Samuel Farr, M.D. 1787
In 1787 Samuel Farr, M.D., challenged the long-held notion that life begins sometime after the beginning of pregnancy. It was a common belief that life began at "quickening," when fetal movements were first felt by the woman. But in his Elements of Medical Jurisprudence, he wrote:
"With regard to the state of the life of the child, the following question requires to be decided: At what time may a foetus be supposed to begin to live? To answer this, we must consider, that conception is made in the ovarium of a female after coition with a male, when the subtile aura of the semen hath so far penetrated into the germen, which may be supposed to contain the outline of the future man, as to produce a turgescence and motion of its circulating humours. At this time, it may be said, that life begins, i.e. immediately after conception. Hence those seem to err: 1st Who would persuade us, that the foetus acquires life when it is so particularly active, that the mother becomes sensible of its motions. 2d. Those who think that life does not begin till the seventh or the fourteenth day, or even till a month after conception. And 3d. Those who suppose that a foetus, as long as it continues in the womb, where it does not breath, cannot be called a living animal. The whole depends on our ideas of life and animation, and the act of generation to create it. If generation be the cause of animating the rudiments of the future being, and if that animation be construed to be understood by what is meant by life, then it must certainly begin immediately after conception, and nothing but the arbitrary forms of human institution can make it otherwise (pp. 23-24)."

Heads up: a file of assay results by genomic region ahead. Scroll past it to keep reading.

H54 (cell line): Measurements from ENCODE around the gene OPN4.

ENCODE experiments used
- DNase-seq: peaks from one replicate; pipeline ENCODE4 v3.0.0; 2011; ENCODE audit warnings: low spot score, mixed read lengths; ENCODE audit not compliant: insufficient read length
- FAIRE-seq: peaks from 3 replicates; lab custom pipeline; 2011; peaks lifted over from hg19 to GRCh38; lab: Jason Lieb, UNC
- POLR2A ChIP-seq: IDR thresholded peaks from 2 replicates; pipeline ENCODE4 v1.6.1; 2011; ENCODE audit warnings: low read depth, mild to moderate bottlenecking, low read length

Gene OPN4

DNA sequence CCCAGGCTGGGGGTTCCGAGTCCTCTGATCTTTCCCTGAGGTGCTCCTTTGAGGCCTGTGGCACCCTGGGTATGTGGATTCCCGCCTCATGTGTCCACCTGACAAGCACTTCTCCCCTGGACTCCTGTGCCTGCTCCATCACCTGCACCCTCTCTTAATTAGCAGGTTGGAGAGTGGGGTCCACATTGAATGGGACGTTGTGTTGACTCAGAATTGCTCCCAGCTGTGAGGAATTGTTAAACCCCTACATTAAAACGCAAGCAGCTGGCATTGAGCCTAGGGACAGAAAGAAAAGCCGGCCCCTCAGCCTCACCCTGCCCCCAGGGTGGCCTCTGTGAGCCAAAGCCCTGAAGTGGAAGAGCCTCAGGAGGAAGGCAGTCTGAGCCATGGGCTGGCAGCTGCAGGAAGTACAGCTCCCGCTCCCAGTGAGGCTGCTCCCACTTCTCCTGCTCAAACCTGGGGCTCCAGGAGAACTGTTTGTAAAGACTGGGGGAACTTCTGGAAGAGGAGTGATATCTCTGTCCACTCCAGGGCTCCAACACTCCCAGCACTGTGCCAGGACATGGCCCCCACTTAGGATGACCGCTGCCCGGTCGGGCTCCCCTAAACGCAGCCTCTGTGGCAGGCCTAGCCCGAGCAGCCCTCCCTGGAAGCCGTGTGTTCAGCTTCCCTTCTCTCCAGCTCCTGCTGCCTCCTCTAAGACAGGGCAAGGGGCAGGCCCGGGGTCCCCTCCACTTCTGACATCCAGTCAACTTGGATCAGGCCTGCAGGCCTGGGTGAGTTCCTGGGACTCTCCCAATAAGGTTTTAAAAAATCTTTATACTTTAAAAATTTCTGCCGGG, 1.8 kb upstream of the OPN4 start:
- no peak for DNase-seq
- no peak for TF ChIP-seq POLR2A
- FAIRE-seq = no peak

And in reference to the abortion of embryos, he wrote:
". . . with respect to abortions, or the destruction of those unborn embryos which were never brought into the world: and indeed as such beings might live, and become of use to mankind, and as they may be supposed from the time indeed of conception, to be living animated beings, there is no doubt but the destruction of them ought to be considered a capital crime (p. 69)."